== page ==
Ronald Acuna Jr.’s chance to extend his three-game streak of leadoff homers was put on hold when the Marlins’ Jose Urena hit him with his first pitch on Wednesday night, triggering a melee that led to benches and bullpens for Atlanta and Miami emptying twice.
Urena and Braves manager Brian Snitker were ejected. Snitker had angry words for the pitcher as he led the first exodus from Atlanta’s dugout toward the mound.
Urena’s fastball hit Acuna’s left elbow, leaving Acuna in obvious pain. Trainer George Poulis attended to Acuna, who sat on the ground near the batter’s box while players swarmed near the mound.
Order appeared to be restored until Acuna walked near the mound on his path to first base, took off a shin guard and tossed it to the edge of the mound. That led to players again spilling out of both dugouts and bullpens. No punches were thrown.
Snitker was ejected by third-base umpire Paul Nauert, the crew chief. After the melee calmed down, the umpires huddled and then home plate umpire Chad Fairchild ejected Urena and warned both benches. That led to a protest from Marlins manager Don Mattingly.
Following a long delay to allow righthander Elieser Hernandez, who replaced Urena, to throw his warm-up pitches, Acuna remained in the game to run the bases.
But Acuna’s stay was short-lived. He left in the top of the second, walking off the field after taking his position in leftfield. There was no immediate word on his possible injury.
Because he was forced from the game after being hit by the pitch in his only plate appearance, Acuna will be eligible to continue his streak of leadoff homers in his next game.
Urena has a history of control problems. Entering the game, he was tied for second in the National League with 10 hit batters. He tied for the major league lead with 14 hit batters in 2017.
Cubs 8, Brewers 4: Anthony Rizzo homered, drove in three runs and stole two bases in his return to the cleanup spot, and host Chicago strengthened its hold on the NL Central.
The Cubs bounced back nicely from their 7-0 loss in the opener of the two-game series, improving to 9-4 against the Brewers this year. But they have six more games left in the season series and St. Louis is gaining quickly, so Rizzo and company coolly packed up their three-game advantage over the second-place Brewers and got ready for a six-game trip.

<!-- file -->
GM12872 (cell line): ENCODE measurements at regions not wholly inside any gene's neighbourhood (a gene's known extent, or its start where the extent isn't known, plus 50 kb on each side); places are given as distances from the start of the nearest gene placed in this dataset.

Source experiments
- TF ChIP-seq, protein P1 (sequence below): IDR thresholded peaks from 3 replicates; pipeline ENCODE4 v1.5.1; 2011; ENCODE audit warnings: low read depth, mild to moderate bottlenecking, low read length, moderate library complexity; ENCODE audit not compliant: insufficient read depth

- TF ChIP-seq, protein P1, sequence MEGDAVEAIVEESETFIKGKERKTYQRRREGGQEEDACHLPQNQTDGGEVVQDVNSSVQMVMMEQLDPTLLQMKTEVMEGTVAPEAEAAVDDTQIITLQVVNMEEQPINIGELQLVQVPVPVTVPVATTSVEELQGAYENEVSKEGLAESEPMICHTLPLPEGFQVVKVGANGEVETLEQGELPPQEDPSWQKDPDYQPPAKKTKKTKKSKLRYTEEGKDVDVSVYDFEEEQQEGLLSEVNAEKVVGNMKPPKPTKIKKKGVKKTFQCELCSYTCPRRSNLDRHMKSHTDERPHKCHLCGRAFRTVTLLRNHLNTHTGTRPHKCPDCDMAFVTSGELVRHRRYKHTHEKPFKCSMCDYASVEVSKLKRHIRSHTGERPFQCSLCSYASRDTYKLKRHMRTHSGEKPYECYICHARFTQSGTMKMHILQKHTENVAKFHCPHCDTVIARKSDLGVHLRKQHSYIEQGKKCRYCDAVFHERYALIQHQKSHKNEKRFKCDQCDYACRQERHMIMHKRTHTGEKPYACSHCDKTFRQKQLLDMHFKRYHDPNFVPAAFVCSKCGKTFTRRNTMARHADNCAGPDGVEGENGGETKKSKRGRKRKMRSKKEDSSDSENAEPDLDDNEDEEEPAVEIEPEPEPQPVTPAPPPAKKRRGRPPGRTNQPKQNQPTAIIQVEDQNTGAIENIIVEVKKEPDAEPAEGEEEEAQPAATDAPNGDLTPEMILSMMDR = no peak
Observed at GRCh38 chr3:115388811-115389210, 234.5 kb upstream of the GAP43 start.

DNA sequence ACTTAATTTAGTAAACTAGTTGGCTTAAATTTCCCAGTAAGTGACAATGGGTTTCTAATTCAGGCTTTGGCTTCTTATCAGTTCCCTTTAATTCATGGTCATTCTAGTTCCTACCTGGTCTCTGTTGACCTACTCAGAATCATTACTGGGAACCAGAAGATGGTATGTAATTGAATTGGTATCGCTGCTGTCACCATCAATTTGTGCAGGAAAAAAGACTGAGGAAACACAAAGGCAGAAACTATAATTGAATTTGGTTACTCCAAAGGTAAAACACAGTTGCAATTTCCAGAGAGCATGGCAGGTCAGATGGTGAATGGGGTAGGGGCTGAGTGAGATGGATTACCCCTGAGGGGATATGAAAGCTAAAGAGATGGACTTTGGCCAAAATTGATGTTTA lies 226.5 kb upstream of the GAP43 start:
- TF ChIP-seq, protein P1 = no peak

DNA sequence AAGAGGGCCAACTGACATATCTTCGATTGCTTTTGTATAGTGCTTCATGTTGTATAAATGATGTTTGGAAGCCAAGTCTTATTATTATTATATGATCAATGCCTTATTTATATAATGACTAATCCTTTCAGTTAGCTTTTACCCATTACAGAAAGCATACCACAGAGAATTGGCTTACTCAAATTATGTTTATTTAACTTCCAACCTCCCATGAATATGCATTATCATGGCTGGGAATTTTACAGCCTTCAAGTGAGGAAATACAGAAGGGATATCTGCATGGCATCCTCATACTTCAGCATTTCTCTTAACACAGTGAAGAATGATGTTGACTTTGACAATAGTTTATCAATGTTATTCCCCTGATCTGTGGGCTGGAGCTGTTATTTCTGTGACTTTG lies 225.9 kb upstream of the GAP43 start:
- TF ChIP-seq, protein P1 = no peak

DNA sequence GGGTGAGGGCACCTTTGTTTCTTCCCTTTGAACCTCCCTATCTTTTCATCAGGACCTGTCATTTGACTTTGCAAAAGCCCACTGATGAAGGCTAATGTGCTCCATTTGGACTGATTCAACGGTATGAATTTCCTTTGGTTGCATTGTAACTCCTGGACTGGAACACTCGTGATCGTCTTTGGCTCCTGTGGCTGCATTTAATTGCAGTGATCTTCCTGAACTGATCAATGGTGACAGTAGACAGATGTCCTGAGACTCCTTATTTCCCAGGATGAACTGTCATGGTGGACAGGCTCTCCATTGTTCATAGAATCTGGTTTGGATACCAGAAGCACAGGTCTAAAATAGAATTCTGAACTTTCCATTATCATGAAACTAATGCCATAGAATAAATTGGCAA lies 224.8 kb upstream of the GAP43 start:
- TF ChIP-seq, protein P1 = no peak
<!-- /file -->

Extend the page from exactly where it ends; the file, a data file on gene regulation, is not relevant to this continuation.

It’s just about the numbers in the middle of August.
“I think early on we knew it was going to come down to the wire,” Rizzo said, “so I don’t see us or any team pulling away like crazy. Winning games versus our division is always big, and this one was nice.”
Jason Heyward added three hits and two RBIs as Chicago moved 19 games over .500, matching its season high. David Bote had two hits, scored twice and made a terrific barehanded play at third base in his first action since he hit a game-ending grand slam in Sunday night’s 4-3 victory over Washington.
Kyle Hendricks (9-9) struck out eight in six-plus innings on his bobblehead day, providing a lift for the Cubs after Jon Lester and Jose Quintana struggled in recent starts.
Mariners 2, A’s 0: Dee Gordon homered off Yusmeiro Petit to break a scoreless tie, and visiting Seattle avoided a three-game sweep.
Jean Segura had four hits to help the Mariners close within 2 1⁄4 games of Oakland for the second AL wild-card spot.
White Sox 6, Tigers 5: Jose Abreu and Matt Davidson each hit two-run home runs, and drove in five runs for visiting Chicago.
Twins 6, Pirates 4: Logan Forsythe had three RBIs, and host Minnesota’s bullpen tossed 5 1⁄3 shutout innings.
In 13 games with the Twins, Forsythe is hitting .386 with six multihit games. He had eight in 70 games this season with the Dodgers.
Oliver Drake, Gabriel Moya (3-0), Tyler Duffey and Taylor Rogers allowed five hits and struck out three before Trevor Hildenberger picked up his third save.
Pittsburgh starter Chris Archer retired 10 straight batters before giving up back-to-back singles, including an RBI by Jorge Polanco, to start the sixth, ending his day.
Acquired from Tampa Bay on July 31, Archer allowed four earned runs and six hits in five innings. In his first three starts with the Pirates, Archer has allowed nine earned runs in 14 1⁄3 innings.
Trout’s brother-in-law dies
Aaron Cox, a former Los Angeles Angels pitching prospect and the brother-in-law of Mike Trout, has died. He was 24.
The Angels disclosed no further details Wednesday in a statement issued on behalf of Trout and his wife, Jessica Cox.
“Aaron Cox was a tremendous son, brother, and brother-in-law,” the Cox and Trout families said in a statement. “He had a deep love for his family, and a passionate dedication and commitment to his friends. As our families grieve together, we will also celebrate the memories, the laughter, and the love we each shared with Aaron in the short time we had him.”
Cox was a 19th-round draft pick by the Angels in 2015. He attended Millville High School in New Jersey and Gannon University.
Cox spent parts of three seasons in the Angels’ system, including 11 games this season with Class-A Inland Empire. He retired from baseball earlier this summer . . . The Seattle Mariners have placed ace James Paxton on the disabled list with a forearm bruise, one day after the lefthander was struck by a line drive.